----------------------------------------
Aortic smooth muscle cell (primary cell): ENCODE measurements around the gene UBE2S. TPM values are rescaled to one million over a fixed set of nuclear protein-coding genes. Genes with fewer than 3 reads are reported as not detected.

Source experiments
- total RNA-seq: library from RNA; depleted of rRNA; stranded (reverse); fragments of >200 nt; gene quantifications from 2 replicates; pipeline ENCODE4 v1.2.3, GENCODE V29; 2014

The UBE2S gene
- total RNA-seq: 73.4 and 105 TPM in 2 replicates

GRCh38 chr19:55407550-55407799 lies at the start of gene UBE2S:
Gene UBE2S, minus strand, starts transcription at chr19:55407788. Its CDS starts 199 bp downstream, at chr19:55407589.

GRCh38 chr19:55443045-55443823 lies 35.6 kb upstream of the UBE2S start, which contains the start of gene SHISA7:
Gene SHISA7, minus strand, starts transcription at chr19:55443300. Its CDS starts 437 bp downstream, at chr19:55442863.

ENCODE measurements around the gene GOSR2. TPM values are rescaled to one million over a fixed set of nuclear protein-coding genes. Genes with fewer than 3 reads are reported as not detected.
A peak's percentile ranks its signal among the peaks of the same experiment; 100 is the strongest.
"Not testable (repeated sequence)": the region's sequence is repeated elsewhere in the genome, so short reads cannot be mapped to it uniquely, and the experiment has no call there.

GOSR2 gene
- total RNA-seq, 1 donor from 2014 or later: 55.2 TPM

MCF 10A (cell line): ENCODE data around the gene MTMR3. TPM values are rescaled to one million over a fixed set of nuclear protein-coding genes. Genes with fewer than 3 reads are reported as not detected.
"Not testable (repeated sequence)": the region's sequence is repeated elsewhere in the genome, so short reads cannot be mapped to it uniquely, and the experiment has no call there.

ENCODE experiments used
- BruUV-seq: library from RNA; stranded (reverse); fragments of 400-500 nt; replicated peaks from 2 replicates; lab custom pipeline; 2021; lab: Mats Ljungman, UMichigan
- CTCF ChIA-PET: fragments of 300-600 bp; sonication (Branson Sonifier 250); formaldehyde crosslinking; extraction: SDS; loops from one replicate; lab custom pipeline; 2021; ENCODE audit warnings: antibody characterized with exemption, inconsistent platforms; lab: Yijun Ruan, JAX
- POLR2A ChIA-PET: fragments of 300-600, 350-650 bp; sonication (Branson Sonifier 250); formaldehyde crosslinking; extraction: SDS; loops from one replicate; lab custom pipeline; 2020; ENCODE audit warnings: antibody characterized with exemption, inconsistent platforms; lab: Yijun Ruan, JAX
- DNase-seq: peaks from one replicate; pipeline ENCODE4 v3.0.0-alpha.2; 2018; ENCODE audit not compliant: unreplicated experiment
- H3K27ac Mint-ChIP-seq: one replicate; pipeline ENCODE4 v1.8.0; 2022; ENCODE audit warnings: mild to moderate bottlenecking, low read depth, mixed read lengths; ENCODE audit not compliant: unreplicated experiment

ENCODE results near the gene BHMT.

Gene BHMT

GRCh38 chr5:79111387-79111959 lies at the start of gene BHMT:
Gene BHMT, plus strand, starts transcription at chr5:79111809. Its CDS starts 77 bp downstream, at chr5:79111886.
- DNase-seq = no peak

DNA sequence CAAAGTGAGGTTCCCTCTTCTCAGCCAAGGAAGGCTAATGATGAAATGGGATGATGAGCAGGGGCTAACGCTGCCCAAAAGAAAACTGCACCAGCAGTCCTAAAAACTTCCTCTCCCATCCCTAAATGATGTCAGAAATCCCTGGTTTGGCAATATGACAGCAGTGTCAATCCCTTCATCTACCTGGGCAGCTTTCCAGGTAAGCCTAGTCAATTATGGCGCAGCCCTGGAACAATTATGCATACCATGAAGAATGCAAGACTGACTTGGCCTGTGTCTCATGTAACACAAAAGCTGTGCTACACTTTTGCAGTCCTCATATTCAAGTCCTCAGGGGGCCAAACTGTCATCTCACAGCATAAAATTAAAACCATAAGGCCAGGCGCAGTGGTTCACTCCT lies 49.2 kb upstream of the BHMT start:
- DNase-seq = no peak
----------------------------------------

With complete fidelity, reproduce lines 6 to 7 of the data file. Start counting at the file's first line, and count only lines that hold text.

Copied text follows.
GRCh38 chr19:55407550-55407799 lies at the start of gene UBE2S:
Gene UBE2S, minus strand, starts transcription at chr19:55407788. Its CDS starts 199 bp downstream, at chr19:55407589.